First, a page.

If, as it’s often said, change is the only constant in life, then the country of Malaysia is really living it up. At least that’s what its advisors believe.
“The life insurance business is changing fast in Malaysia,” said Lim Ren En, RFP, an 11-year MDRT member from Petaling Jaya. “I have seen many changes happen in the industry.”
He also expects the COVID-19 crisis will lead to additional changes in both the short and long terms.
“The pandemic has really impacted our economy and businesses,” he said. “Life will change and never be the same again. People will be more open to the idea of doing complicated business online. We as advisors must learn to use technology to sell online and gain popularity on the internet.”
Lai Kim Siew, a four-year MDRT member from Petaling Jaya, agrees that embracing technology will make a big difference in the coming years.
“There seems to be a gap in technology adoption, while consumers’ purchasing behavior is increasingly driven by digital experience and expectations,” she said. “As with every other industry, insurance is becoming more technologically advanced, though the transformation is much too slow.”
For years, the only distribution channel in Malaysia was tied agents, but in recent years, the industry has opened to new outlets of distribution.
To Choy Fong Cheow, a three-year MDRT member from Petaling Jaya, the introduction of the Life Insurance and Family Takaful Framework (known as the LIFE Framework) was largely responsible for this shift. The initiative, introduced in 2015, aims to “promote product innovation while preserving policy value,” Cheow said. One of its three pillars is the diversification of distribution channels, including financial advisors, bancassurance and the internet. Takaful is a concept that allows participants to pool funds to assist each other in times of need rather than invest in traditional insurance products that are in opposition to Islamic law; according to the CIA, 61.3% of the Malaysian population is Muslim.
“Today we have Dr. Google for everything,” Siew said. “Clients always think ‘I’m an expert’ and claim to know it all. We are trained to know more.”
She believes it is crucial for advisors to emphasize their own expertise when talking to clients and prospects, and make sure clients understand the products they are purchasing. Recent regulations have strengthened product transparency and disclosures to ensure more informed decision-making.
“I increase awareness and educate my clients, because insurance products have become more complex,” she said. “The result is that most clients do not fully understand what they have purchased unless it is explained well.”
As Malaysia begins to emerge from the pandemic, “now is the perfect time to bring clients’ attention to income protection,” Siew said. “The country’s recent economic struggles are still fresh in their minds. Malaysians know the threat of losing their income firsthand. They understand how being unable to work and earn an income could dramatically change their financial situation. Many are taking risk protection strategies to heart and are looking for ways to minimize the impact of financial disruption.”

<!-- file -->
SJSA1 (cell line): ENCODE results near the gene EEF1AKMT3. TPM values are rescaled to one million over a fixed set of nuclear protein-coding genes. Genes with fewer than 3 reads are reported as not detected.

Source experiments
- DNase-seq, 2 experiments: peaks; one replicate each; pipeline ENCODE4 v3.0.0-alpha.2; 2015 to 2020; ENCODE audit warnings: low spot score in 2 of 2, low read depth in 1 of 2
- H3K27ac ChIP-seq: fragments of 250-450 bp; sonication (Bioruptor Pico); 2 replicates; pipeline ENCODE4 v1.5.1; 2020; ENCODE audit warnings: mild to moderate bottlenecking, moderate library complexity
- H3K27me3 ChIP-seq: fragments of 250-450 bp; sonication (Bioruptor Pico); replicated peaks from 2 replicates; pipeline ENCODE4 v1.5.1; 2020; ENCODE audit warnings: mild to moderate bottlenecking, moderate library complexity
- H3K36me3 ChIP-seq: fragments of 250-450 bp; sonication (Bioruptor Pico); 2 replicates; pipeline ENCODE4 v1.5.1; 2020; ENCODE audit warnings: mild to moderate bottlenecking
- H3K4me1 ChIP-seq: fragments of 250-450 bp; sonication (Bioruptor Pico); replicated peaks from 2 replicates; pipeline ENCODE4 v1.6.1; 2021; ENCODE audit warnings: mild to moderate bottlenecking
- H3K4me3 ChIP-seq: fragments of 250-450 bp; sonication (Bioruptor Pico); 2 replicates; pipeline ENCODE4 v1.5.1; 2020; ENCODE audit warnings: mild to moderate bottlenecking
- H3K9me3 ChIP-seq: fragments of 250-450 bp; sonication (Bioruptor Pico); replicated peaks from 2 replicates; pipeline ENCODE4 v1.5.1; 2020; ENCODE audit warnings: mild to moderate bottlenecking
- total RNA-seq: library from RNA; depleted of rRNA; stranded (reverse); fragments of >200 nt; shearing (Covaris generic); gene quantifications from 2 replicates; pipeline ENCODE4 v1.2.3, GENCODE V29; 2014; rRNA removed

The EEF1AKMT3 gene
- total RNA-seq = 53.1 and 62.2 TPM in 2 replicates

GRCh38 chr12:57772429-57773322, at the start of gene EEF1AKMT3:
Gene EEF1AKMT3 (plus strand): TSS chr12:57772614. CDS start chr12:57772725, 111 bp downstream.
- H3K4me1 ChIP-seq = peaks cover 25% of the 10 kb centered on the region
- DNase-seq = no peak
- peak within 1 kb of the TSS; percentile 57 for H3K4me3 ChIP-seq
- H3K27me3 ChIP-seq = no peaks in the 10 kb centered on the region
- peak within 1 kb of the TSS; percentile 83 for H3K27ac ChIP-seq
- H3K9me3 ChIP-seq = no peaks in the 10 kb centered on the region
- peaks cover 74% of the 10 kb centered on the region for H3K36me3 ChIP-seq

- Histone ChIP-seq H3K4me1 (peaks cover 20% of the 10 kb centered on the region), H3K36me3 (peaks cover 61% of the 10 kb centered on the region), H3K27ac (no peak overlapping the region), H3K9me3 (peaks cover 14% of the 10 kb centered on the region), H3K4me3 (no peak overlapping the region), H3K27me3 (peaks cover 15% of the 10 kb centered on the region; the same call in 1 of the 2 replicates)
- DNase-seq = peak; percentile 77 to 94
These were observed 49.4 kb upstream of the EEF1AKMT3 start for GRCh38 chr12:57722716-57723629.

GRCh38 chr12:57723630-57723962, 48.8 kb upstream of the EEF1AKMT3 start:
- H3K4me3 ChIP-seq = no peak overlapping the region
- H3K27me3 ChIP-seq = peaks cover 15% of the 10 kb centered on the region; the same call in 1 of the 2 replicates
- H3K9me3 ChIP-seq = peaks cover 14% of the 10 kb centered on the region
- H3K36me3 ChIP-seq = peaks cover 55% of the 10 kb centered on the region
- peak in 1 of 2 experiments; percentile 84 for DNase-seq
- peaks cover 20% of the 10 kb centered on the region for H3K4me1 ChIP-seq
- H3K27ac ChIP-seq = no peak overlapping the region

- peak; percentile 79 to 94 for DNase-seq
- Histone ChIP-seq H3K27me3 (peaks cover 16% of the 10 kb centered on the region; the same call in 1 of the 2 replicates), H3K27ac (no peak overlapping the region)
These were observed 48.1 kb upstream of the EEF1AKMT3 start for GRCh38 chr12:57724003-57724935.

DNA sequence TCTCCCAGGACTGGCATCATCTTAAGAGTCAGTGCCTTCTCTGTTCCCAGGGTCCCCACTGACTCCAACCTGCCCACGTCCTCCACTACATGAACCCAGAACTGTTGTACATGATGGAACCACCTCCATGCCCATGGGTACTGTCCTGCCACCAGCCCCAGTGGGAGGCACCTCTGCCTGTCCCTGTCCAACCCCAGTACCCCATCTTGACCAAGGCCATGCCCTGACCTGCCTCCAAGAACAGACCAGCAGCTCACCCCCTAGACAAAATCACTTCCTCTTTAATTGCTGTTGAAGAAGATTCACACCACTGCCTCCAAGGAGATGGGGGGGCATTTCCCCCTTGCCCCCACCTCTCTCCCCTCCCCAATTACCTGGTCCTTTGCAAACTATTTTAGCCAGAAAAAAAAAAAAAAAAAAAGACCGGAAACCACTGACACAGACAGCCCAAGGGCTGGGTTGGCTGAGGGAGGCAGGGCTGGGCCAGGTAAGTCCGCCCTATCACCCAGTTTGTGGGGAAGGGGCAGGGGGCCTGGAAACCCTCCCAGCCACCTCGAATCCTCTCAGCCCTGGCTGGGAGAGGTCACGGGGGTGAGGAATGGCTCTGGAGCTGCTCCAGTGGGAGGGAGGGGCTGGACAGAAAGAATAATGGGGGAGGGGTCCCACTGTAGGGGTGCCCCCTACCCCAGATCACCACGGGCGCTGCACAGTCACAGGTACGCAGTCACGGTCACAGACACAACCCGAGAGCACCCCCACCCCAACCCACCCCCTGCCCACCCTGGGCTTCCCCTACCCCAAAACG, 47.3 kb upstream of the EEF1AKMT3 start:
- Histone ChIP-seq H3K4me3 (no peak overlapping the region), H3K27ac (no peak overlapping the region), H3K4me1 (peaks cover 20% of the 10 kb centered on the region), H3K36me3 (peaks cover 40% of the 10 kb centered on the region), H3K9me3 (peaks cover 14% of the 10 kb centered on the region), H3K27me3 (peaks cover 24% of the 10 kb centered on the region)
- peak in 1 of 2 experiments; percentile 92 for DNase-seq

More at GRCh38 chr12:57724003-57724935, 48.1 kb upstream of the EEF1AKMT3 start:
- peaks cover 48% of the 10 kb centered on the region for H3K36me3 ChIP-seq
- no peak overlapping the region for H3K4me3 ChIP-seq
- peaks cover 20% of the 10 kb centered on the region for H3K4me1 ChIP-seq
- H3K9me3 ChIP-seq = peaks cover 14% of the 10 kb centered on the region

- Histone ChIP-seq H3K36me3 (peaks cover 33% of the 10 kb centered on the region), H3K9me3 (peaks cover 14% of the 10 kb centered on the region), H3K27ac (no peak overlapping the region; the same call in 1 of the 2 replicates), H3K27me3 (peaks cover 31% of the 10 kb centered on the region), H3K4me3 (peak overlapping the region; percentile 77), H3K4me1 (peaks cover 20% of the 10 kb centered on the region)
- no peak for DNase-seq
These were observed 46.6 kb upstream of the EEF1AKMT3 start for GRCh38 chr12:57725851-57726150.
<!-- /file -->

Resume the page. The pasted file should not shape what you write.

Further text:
Cheow also foresees a major impact on health insurance.
“Malaysia’s medical insurance premiums are anticipated to increase up to 30% in 2020 on the back of rising health care costs,” she said. “The level of protection is still not adequate, and there is a wide protection gap in terms of insurance coverage needed.”
She expects that in the immediate future, the country will introduce medical insurance packages that offer comprehensive coverage to better serve people.
Ren En also anticipates a “cash flow problem” for middle- and lower-class clients in just a few months’ time.
“Now is the time when we, as financial planners, stay with our clients,” he said. “Hopefully, when things change for the better, they will support us in the future.”
He believes in building long-term relationships with clients because that’s the foundation of his practice. When Ren En first started in the profession, he sold four policies to a friend of his father’s, who later agreed to refer him to some fellow plumbers. Those referrals helped Ren En qualify for MDRT. Years later, he now has more than 200 clients who work in the plumbing industry, from manufacturers to contractors.
“I am known as the plumbers association’s unofficial insurance consultant,” he said. “They are loyal and down-to-earth businesspeople.”
Cheow has taken a similar approach with her clients. She primarily works with family-owned and closely held business owners, nurturing a relationship with the first generation and then leveraging those bonds into opportunities to work with the second and third generations.
She qualified for MDRT the first time as a result of her relationship with five couples; now she also provides service to their grown children.
“I’m progressing and moving with the clients’ phases of life,” she said. “The clients first invested in life insurance planning and medical health insurance. Later, our continuous touching base allowed us to extend our financial services to them. You must have flexibility to adapt and to move forward.”
And in Malaysia, advisors’ eyes are certainly on the changes on the horizon. Life insurance penetration might have increased to 55%, but it’s been stagnating there for almost five years. So the government is bulking up educational efforts in hopes of jump-starting that figure to achieve its anticipated growth to $13 billion by 2023.
“The healthy performance of the life insurance industry reflects the increase in awareness among consumers of the importance of life insurance protection,” Siew said. “Given the uncertainties faced by the global and local economies partly due to the COVID-19 outbreak, counterbalanced by the strong resilience of the life insurance industry, it is expected to achieve growth.”